Chris Stovell said...

Thanks kind of you, Claire - and to you. Cx

It is a bit, Georgina, thank you. x

Oh, sorry, Kate, but thank you for your kind thoughts - very much one hour at a time x

We'll try, Teresa - but I understand what you're saying. x

Ah, thank you, Clare x

Yes, you're quite right, Carol - how can anyone 'get better' as you say after such a loss? I do hope that the painful memories will be eased by sweeter one. Thank you.

Frances said...

Dear Chris, your well written post very tenderly conveys lives being shared by people who love each other and are finding ways to travel through a very sad time together, I have a good friend whose husband died several months ago after several years of keeping a cancer diagnosis at bay. My friend is still in a very fragile state. Some days are good, she is managing to get out and about every so often. Yet, I can never predict when she will go through a sudden dark phase, when nothing seems cheering. I'm hoping that time will continue to also offer gentle uplifting stimulation, and that her view of the future will gradually brighten.

There is certainly no set schedule.

xo to you and Tom and all your loved ones.

Pondside said...

Thank goodness your FIL has the two of you to reminisce with. Thank goodness he can cry. What a hard time, and one which many of us in long-term relationships know will come, eventually. My father is losing my mother day by day - the mourning is drawn out and terribly sad. I hope that you and Tom are able to be good to yourselves while you are caring for everyone else.

Jean Helsby said...

Aw Chris, I've got tears streaming down my face. You have such a wonderful way with the English language.
I'm sure your FiL couldn't have asked for a better daughter in law! You are so caring and thoughtful.
That's wonderful news too that Rose and Si have a lovely new home.

Xxx

Chris Stovell said...

Dear Frances, your hopes for your friend are exactly those we wish for FiL. My Ma bravely carved out a whole new chapter in her life - 10 years on her own - but there's no predicting, it seems to me, how each person comes to terms with great loss. It's very early days, of course, for FiL, for Tom, for all of us - I almost can't believe what's happened - so, yes, it's very much a question of finding a path through a very tough time. Many thanks, Cx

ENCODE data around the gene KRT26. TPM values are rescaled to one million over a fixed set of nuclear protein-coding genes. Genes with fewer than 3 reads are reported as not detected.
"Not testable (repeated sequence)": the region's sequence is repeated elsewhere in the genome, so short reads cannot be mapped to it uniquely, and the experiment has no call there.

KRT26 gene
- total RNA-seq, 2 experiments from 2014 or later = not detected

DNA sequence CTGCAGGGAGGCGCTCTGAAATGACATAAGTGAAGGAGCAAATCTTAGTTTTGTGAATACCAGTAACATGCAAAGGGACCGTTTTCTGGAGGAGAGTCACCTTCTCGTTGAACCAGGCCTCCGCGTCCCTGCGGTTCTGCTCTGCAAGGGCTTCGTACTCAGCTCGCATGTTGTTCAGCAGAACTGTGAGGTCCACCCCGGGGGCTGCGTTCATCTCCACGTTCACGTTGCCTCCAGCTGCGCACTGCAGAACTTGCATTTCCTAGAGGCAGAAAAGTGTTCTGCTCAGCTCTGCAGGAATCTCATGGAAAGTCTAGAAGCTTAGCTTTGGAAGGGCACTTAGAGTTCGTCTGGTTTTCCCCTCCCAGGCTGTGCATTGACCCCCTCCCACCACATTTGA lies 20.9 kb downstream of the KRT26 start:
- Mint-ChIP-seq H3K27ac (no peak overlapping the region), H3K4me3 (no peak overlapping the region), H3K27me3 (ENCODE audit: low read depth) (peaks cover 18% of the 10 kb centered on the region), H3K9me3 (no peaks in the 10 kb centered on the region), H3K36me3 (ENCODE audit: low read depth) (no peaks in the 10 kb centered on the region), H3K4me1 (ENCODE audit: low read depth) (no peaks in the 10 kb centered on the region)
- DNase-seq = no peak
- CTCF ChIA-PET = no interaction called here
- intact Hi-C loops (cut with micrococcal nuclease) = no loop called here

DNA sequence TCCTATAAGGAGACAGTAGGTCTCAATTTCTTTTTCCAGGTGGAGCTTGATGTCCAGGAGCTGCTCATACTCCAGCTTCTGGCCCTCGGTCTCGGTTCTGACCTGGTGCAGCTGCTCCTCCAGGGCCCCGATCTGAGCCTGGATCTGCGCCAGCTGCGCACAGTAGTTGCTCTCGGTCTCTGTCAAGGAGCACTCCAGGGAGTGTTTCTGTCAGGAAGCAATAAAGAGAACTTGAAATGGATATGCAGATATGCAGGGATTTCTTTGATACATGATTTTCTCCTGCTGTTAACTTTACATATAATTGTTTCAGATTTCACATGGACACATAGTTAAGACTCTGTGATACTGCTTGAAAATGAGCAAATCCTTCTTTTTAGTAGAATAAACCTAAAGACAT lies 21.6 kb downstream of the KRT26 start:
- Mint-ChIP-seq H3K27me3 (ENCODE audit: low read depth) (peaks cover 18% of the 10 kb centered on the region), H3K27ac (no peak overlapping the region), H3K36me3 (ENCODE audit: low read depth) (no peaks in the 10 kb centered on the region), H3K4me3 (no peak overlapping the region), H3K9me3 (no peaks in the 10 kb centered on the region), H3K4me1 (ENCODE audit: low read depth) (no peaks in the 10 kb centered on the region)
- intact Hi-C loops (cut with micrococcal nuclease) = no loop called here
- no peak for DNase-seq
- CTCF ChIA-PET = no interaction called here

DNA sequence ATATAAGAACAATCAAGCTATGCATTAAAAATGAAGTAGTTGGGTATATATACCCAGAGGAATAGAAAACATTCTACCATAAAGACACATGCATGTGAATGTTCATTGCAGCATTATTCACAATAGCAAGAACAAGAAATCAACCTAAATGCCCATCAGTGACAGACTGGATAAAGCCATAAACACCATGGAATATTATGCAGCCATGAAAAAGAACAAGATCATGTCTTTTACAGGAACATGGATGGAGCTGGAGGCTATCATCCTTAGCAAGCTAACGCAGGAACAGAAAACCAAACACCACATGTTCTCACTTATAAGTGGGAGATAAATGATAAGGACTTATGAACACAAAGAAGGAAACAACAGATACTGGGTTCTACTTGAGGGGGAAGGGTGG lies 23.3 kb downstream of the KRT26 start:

I'm so sad, Pondside, reading that painful sentence about your father losing your mother day by day. We were always grateful, when my dad suffered his final illness, that he was very much himself to his last conscious breath. With MiL we were not so fortunate and it seemed that everyone's suffering was protracted - I certainly hope not to be in that position when my time comes. My thoughts and love to you and yours too, Cx

I've only done what anyone would do, Jean, and I feel pretty inadequate as it is. But, yes, we're absolutely delighted for 'Rose' and Si - lovely to have happy news, Cx

Flowerpot said...

You are wonderful with your FIL - poor fellow he is not in a good place, but it isn't easy for you either. But very glad that Rose and Si have a lovely new home. Take care - it will get better.Just sometimes you wonder, WHEN? XX

Chris Stovell said...

Hmm, does feel like that, Sue! I know you speak from experience and that better times will come. Rose and Si's news promises happier days ahead. Best to you too, Cx

Elizabeth Musgrave said...

Ah. When we wheeled my dad, already suffering from MND, into the room in the hospital where my mother had been taken by the air ambulance and saw her lying, clearly dead, all that my father said, with tears rolling, was "Fifty seven years". There is nothing to do other than offer some company, some love, some distraction. As you are doing. Glad about the house. Life will go on quicker for you than for him but it does keep running and leaping and flying. That is just what it does! Take care. xx

Chris Stovell said...

That's so sad, Elizabeth. Your poor father (and you). I hope very much that FiL will find the joy in life again, I know it's very hard for him right. It's certainly been a period of turbulent emotions. Thanks so much for your kind comment. Cx